No conflicts of interest were declared.
Autophagy: cellular and molecular mechanisms†
Article first published online: 3 FEB 2010
Copyright © 2010 Pathological Society of Great Britain and Ireland. Published by John Wiley & Sons, Ltd.
The Journal of Pathology
Volume 221, Issue 1, pages 3–12, May 2010
How to Cite
Glick, D., Barth, S. and Macleod, K. F. (2010), Autophagy: cellular and molecular mechanisms. J. Pathol., 221: 3–12. doi: 10.1002/path.2697
- Issue published online: 1 APR 2010
- Article first published online: 3 FEB 2010
- Accepted manuscript online: 3 FEB 2010 12:00AM EST
- Manuscript Accepted: 26 JAN 2010
- Manuscript Revised: 25 JAN 2010
- Manuscript Received: 23 DEC 2009
- National Cancer Institute. Grant Number: RO1 CA131188
- Swiss National Foundation. Grant Number: PBZHP3-123296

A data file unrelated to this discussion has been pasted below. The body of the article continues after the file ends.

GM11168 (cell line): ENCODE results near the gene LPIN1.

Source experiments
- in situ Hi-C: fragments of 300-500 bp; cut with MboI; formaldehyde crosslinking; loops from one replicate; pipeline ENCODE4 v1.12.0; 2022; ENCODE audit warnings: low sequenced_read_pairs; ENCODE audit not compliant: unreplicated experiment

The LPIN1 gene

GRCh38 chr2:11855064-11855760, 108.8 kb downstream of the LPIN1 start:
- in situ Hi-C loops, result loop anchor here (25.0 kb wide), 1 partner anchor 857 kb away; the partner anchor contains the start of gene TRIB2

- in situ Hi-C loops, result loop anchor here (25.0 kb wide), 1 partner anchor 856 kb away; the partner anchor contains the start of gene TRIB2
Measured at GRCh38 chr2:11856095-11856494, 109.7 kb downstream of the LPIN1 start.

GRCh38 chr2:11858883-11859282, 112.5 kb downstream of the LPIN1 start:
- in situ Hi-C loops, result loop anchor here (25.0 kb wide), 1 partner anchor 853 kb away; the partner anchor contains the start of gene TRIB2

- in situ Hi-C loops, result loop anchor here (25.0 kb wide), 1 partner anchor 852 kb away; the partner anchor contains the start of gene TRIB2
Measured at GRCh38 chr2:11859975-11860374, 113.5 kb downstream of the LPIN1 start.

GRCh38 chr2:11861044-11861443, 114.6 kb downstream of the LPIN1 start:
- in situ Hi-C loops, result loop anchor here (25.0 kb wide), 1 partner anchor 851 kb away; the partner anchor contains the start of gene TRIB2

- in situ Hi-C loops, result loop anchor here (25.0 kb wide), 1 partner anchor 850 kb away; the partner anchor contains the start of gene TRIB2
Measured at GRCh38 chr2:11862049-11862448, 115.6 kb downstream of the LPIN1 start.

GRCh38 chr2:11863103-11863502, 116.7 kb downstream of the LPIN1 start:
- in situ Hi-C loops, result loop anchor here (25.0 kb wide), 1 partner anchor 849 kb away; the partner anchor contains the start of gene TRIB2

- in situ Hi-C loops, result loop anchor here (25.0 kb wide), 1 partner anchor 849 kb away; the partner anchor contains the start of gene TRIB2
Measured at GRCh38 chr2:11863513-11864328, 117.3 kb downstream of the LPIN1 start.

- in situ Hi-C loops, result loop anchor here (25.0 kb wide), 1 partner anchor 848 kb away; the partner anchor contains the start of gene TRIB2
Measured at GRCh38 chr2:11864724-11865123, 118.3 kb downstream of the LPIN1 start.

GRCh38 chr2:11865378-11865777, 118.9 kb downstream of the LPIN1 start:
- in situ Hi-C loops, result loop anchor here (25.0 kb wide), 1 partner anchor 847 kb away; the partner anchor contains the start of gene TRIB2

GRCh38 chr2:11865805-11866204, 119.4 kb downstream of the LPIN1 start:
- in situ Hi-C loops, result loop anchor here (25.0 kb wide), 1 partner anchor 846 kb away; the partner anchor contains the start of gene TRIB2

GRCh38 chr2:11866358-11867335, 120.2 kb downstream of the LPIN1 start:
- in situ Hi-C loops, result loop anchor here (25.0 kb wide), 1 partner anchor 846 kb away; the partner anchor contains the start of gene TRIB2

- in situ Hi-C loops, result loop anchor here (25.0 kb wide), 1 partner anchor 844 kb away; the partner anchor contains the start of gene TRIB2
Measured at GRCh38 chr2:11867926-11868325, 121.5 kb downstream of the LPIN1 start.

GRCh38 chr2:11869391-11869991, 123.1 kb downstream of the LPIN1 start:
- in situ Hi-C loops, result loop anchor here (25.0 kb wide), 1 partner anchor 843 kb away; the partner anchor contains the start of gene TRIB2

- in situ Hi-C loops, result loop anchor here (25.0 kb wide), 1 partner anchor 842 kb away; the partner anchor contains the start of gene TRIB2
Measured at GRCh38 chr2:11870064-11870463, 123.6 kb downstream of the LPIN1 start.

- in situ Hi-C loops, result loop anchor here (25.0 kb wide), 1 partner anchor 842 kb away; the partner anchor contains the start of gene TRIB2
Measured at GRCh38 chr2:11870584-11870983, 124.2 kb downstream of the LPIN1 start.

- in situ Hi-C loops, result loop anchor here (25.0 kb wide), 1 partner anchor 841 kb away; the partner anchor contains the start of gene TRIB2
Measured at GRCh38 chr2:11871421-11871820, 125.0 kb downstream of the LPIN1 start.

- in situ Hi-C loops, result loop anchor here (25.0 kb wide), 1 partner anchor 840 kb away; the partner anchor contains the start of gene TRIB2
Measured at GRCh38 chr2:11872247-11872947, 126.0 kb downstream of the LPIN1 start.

Autophagy is a self-degradative process that is important for balancing sources of energy at critical times in development and in response to nutrient stress. Autophagy also plays a housekeeping role in removing misfolded or aggregated proteins, clearing damaged organelles, such as mitochondria, endoplasmic reticulum and peroxisomes, as well as eliminating intracellular pathogens. Thus, autophagy is generally thought of as a survival mechanism, although its deregulation has been linked to non-apoptotic cell death. Autophagy can be either non-selective or selective in the removal of specific organelles, ribosomes and protein aggregates, although the mechanisms regulating aspects of selective autophagy are not fully worked out. In addition to elimination of intracellular aggregates and damaged organelles, autophagy promotes cellular senescence and cell surface antigen presentation, protects against genome instability and prevents necrosis, giving it a key role in preventing diseases such as cancer, neurodegeneration, cardiomyopathy, diabetes, liver disease, autoimmune diseases and infections. This review summarizes the most up-to-date findings on how autophagy is executed and regulated at the molecular level and how its disruption can lead to disease. Copyright © 2010 Pathological Society of Great Britain and Ireland. Published by John Wiley & Sons, Ltd.